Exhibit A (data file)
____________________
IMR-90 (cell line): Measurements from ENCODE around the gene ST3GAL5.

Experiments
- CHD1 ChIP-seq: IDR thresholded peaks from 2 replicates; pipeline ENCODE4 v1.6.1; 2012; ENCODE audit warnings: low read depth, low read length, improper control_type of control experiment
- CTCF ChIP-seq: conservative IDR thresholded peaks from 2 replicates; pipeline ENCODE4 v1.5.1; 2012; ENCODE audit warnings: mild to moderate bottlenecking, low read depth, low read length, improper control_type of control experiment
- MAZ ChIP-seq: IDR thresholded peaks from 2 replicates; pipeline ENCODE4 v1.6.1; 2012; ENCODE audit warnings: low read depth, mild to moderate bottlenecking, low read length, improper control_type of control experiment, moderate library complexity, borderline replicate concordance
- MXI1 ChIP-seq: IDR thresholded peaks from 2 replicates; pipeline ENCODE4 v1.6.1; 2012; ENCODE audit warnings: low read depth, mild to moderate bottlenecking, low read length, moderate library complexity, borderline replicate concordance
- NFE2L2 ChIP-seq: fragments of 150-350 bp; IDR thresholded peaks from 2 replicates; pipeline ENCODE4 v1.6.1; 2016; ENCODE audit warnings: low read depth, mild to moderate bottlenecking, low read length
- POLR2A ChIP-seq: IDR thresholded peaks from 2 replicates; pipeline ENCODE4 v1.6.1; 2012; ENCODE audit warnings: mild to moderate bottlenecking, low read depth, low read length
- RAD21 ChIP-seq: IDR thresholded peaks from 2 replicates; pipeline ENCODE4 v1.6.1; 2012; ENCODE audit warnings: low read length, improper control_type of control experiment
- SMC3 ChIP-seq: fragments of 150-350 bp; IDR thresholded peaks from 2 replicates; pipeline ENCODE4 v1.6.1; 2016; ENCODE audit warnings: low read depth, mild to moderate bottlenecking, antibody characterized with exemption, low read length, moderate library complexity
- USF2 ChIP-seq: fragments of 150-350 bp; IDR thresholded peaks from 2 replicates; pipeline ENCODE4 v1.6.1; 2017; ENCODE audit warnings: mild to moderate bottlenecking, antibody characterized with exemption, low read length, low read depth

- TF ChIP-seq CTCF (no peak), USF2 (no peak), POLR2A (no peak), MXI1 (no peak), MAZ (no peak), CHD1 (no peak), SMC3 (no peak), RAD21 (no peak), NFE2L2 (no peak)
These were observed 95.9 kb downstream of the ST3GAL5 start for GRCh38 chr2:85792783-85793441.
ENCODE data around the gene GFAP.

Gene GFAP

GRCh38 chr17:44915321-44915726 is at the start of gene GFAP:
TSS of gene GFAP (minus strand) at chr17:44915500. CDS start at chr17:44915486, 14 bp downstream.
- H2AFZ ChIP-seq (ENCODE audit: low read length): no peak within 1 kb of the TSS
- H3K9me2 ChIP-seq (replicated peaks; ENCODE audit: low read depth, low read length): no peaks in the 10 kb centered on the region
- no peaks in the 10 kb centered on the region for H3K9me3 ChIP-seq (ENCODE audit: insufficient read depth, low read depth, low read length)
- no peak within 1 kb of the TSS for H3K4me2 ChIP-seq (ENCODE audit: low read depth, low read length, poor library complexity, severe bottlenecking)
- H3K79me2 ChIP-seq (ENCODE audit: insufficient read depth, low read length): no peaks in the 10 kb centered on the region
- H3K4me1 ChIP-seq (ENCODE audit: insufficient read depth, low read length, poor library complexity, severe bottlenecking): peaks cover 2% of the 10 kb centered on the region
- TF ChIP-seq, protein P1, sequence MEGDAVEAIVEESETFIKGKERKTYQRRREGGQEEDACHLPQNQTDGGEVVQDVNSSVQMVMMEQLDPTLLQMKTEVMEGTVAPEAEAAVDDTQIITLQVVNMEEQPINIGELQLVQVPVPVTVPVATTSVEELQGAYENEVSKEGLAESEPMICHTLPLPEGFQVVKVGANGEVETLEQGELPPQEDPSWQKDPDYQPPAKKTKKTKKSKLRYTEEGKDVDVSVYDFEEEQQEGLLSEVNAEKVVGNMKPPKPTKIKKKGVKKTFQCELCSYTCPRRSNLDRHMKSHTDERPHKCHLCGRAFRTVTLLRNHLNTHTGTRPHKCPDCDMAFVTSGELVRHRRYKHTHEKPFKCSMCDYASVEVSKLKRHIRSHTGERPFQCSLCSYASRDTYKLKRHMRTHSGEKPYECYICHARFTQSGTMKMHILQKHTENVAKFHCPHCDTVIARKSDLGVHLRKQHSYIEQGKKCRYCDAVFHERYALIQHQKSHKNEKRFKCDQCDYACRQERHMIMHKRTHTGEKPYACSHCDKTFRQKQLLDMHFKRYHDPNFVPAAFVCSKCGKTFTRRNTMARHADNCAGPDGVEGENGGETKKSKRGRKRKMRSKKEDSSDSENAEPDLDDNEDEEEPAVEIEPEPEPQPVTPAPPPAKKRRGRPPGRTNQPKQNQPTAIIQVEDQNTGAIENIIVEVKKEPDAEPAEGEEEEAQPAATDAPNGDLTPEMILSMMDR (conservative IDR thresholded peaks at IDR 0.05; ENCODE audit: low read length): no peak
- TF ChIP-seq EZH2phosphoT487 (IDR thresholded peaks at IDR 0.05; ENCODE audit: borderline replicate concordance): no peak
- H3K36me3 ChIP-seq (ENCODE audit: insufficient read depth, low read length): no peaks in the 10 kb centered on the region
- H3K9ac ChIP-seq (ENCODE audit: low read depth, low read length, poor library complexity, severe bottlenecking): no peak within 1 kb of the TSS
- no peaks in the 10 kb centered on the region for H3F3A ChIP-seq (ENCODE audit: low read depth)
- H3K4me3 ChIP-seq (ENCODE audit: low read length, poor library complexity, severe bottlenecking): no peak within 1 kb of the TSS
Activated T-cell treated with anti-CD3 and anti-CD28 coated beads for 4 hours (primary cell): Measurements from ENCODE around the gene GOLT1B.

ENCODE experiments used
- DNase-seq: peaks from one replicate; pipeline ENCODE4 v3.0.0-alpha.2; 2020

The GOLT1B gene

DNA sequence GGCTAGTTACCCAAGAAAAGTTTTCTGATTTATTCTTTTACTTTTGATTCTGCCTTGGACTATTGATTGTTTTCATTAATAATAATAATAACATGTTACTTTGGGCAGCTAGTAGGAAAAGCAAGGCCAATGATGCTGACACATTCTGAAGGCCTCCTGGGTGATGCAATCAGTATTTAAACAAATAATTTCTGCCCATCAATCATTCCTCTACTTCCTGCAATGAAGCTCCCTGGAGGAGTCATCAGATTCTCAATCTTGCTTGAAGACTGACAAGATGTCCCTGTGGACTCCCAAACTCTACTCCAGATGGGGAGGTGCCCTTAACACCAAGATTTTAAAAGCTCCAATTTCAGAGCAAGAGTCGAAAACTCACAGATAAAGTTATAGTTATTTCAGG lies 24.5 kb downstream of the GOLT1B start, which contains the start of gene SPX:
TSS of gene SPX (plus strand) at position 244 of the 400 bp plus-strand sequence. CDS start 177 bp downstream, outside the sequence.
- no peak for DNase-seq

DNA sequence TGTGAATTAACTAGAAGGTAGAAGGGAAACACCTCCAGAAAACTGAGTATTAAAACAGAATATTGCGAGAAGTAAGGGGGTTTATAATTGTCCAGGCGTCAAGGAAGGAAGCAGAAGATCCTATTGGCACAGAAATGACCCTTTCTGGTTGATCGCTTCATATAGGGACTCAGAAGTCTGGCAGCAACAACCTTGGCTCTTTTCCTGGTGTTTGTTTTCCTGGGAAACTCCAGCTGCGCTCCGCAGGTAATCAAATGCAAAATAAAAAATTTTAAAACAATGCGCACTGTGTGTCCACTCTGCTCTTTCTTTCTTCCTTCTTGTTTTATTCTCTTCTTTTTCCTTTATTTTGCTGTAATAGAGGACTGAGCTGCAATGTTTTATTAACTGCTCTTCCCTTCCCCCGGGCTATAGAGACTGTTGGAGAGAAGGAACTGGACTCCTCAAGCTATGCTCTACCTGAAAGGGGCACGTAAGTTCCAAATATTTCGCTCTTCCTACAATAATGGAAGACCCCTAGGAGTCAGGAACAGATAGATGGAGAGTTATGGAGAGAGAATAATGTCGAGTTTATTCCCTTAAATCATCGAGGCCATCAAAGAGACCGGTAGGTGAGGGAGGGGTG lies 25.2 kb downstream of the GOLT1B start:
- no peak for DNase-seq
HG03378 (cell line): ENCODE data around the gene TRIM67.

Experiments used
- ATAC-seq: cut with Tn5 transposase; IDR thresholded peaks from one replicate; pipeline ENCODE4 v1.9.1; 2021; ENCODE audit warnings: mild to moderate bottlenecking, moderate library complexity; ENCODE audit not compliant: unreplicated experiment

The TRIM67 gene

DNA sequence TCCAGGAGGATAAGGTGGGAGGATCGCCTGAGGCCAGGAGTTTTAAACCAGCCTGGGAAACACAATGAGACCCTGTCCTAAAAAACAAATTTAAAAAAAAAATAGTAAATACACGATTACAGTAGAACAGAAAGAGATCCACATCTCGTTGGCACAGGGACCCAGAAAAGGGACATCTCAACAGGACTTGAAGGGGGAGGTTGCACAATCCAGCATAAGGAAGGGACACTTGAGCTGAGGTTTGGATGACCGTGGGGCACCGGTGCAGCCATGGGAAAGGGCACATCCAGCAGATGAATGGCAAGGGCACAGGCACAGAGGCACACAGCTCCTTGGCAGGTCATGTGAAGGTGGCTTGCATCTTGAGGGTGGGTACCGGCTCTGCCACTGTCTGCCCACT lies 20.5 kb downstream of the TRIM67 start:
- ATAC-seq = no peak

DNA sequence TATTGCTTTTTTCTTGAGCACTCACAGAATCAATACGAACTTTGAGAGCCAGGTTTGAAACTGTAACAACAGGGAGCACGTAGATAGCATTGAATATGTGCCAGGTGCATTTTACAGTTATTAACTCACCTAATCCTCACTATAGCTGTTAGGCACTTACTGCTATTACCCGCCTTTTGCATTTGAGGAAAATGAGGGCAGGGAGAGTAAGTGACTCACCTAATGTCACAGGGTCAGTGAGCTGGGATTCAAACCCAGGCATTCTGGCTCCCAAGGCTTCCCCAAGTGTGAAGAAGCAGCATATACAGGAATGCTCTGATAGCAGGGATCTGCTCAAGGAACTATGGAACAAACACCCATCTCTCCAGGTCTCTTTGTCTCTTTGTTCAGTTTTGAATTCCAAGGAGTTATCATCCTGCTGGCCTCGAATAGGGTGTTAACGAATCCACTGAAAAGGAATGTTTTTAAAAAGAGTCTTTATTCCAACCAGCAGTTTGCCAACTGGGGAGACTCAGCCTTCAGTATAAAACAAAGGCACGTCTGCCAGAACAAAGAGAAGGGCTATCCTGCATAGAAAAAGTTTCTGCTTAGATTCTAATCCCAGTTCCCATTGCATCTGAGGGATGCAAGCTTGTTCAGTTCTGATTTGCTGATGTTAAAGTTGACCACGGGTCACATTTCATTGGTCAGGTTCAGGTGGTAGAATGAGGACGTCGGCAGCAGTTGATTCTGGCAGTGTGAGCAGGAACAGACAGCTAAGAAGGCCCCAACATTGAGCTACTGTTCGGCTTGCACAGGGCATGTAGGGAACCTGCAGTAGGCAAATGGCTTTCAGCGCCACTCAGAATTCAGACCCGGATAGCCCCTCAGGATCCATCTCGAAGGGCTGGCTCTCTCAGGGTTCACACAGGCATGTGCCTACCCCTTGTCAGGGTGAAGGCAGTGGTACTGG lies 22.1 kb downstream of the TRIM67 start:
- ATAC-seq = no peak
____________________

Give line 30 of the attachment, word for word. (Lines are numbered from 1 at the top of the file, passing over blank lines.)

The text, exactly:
Activated T-cell treated with anti-CD3 and anti-CD28 coated beads for 4 hours (primary cell): Measurements from ENCODE around the gene GOLT1B.